originals and adaptations in Alegria are no exception. Despite its being made up
of tunes from a number of sources and times, the recording has a coherent
artistic vision. The only new tune is "Sacajawea," a feisty hard-bop reference
to the spirit of the legendary Shoshone Indian woman who helped explorers Lewis
and Clarke on their way to the Pacific. The other tunes include an odd but
cohesive assortment: a peaceful bossa nova take on Leroy Anderson's "Serenata";
a poignantly pleading adaptation of Heitor Villa-Lobos' "Bachianas Brasileiras
No. 5"; and two simple anonymous tunes, "She Moves Through the Fair" and a 12th
century carol that show Shorter and his musical associates' ability to create
interest in the simplest melodies with harmonic colouring and attention to
dynamic nuances. "Angola," "Orbits" and "Capricorn II" are reworkings of earlier
Taken as a whole, the recording reveals interesting interactions among the
musicians, made up of a core quartet of Shorter on soprano and tenor, Danilo
Perez on piano, John Patitucci on bass and Brian Blade on drums, but also
including appearances by pianist Brad Mehldau, drummer Terri Lynne Carrington,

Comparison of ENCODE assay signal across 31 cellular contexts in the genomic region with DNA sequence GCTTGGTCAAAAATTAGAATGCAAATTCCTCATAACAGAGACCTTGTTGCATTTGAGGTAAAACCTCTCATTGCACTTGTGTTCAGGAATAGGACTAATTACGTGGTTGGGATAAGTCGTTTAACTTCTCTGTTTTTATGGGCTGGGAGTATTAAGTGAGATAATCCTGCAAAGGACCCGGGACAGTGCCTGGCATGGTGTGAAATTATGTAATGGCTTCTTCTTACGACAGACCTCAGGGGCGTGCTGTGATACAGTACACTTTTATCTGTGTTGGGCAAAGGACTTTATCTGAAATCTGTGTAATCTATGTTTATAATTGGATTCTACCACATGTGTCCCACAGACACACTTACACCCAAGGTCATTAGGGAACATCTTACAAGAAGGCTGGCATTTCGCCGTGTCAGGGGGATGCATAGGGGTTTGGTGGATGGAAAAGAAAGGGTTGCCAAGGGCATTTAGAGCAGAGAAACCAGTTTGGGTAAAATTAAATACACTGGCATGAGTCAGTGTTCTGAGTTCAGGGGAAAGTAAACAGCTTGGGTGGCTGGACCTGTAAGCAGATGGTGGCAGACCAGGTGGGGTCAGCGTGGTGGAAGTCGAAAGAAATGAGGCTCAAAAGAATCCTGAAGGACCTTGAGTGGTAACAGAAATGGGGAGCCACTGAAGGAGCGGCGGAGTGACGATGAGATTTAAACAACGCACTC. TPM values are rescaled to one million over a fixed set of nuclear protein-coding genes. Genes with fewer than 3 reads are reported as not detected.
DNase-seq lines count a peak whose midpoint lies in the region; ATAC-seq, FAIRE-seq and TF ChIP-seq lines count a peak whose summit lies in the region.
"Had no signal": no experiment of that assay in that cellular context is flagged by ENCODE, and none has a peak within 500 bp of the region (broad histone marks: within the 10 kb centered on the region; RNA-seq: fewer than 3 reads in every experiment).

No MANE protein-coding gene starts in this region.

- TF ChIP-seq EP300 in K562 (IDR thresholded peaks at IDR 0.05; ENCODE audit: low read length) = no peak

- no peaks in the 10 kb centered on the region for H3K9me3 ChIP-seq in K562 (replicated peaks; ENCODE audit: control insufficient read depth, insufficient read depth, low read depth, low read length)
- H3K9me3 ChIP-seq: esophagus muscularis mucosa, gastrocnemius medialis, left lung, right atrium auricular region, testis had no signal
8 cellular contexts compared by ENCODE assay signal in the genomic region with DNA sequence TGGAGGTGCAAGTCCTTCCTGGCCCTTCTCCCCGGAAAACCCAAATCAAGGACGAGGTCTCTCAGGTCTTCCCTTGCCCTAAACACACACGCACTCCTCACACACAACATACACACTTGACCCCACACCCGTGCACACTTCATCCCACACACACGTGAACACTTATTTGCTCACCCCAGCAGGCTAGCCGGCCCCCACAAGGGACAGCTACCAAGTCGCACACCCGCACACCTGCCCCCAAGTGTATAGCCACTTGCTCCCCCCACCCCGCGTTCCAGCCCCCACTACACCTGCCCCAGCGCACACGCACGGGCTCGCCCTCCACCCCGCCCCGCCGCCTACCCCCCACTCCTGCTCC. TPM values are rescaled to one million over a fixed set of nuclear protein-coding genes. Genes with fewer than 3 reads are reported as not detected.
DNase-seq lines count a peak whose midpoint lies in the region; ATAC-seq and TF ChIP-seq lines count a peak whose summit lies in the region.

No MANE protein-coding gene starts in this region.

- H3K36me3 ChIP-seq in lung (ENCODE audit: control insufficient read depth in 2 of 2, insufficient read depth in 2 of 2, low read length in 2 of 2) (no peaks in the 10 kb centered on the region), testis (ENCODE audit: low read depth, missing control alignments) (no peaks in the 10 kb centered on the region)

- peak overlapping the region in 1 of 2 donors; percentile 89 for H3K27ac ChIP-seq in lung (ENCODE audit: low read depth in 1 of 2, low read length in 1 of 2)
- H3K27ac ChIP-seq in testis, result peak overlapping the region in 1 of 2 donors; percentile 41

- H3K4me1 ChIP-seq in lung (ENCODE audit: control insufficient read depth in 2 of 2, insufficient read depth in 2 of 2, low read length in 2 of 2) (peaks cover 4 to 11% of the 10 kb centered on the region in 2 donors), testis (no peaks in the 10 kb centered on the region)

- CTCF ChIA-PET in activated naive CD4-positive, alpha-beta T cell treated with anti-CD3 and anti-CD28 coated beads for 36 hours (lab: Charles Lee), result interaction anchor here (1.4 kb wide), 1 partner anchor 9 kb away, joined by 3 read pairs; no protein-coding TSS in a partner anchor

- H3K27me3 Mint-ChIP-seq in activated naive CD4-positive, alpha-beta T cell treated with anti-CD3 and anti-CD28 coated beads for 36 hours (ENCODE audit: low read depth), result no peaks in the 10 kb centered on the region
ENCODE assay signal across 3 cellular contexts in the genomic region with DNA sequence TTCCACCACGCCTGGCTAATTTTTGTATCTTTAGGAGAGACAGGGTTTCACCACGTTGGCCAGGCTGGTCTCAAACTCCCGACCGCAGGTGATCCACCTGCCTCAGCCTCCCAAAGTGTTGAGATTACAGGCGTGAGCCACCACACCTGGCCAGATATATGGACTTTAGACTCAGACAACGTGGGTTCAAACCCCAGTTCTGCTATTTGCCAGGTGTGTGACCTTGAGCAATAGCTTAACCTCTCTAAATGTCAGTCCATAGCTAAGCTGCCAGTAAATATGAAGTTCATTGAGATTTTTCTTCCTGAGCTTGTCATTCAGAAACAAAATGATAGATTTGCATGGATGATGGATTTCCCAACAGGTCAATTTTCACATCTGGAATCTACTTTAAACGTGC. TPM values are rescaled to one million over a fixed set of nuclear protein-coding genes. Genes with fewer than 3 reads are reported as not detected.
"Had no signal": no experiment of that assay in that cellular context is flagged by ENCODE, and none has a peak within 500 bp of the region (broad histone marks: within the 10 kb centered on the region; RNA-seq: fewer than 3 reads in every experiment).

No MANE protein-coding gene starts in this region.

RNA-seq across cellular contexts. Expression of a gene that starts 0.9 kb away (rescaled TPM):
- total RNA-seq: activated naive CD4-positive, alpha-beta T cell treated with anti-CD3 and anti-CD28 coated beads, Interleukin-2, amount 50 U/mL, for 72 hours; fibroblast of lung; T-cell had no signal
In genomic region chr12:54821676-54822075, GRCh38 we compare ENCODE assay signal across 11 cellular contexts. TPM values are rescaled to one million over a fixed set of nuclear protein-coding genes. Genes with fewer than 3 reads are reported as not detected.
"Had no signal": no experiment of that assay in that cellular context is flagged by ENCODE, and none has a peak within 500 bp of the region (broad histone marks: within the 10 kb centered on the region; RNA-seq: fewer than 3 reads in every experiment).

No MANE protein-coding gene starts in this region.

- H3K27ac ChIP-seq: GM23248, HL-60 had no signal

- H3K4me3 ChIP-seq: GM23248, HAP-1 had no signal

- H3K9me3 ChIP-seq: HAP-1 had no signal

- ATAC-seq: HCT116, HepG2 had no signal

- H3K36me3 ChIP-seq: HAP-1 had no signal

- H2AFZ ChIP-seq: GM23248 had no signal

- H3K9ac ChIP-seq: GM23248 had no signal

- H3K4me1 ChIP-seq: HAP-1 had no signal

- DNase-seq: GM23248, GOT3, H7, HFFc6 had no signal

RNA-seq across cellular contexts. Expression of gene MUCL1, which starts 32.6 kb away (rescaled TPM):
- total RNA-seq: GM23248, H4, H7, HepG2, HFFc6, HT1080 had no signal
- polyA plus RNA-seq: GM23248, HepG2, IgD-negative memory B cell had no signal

Alex Acuna on percussion and an unidentified group of cellists and horn players.
Shorter's trademark sound--dry, vibrato-less, multi-timbral and multiphonic-- is
still a wonder to hear. The same cannot always be said for the writing for horn
backgrounds, which recall the composer's days with Weather Report and sound
dated and flat on many of the tracks. On the plus side is the coherent poetic
statement made by the disc as a whole, whose interpretation is aided by the
track "Vendiendo Alegria," a 1930's Flamenco tune whose title can be translated
as "selling joy". The irony of the album's title becomes clear from that tune,
which presents a rather cloying, unconvincing attempt at joy. The "Alegria"
suggested here is really wishful thinking; the music is rather imbued with
melancholy questioning. Reinforcing this impression is the disc's final tune,
the wistfully two-faced "Capricorn II," as if to say the end and the beginning
are one, and the disc ends with the breathy expiration of Shorter's tenor, as if
to remind us of the ephemeral nature of our earthly pleasures. Paul
Wayne Shorter will perform at
the jazz festivals in Vancouver (June 21), Toronto (June 24) and Montreal (June
26). Check festival listings for details.